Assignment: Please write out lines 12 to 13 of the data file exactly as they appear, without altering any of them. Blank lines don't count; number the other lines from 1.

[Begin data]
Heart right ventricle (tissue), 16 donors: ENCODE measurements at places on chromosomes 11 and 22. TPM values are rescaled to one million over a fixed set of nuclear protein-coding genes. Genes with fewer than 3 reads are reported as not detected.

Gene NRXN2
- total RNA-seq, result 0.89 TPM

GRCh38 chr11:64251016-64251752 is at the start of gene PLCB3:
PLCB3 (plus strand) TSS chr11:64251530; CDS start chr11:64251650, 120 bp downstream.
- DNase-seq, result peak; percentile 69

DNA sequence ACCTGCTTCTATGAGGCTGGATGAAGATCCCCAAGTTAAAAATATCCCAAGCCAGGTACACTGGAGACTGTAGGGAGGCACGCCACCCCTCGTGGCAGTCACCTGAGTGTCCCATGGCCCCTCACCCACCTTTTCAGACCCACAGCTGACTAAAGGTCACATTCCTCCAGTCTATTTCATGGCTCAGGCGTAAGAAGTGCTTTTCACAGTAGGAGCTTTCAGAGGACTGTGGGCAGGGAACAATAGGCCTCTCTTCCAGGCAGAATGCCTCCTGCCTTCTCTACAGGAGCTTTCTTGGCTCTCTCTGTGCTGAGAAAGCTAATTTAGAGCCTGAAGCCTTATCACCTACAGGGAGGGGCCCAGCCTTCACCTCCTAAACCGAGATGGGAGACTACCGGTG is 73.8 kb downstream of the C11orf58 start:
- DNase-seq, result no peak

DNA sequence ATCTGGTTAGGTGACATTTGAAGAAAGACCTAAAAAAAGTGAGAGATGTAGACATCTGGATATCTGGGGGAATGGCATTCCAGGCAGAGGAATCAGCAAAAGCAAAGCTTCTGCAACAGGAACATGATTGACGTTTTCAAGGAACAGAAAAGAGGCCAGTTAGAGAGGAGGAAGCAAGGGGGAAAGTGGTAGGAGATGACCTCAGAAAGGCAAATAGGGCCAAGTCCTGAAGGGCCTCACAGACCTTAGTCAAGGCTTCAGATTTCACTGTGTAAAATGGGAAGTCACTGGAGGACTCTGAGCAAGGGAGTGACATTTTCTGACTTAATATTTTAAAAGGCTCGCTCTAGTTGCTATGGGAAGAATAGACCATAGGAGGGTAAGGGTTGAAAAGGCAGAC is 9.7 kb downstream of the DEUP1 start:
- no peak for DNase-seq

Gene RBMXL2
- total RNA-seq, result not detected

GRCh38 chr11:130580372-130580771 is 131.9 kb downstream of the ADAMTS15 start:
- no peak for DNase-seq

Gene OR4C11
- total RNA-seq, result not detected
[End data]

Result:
- total RNA-seq, result not detected

GRCh38 chr11:130580372-130580771 is 131.9 kb downstream of the ADAMTS15 start: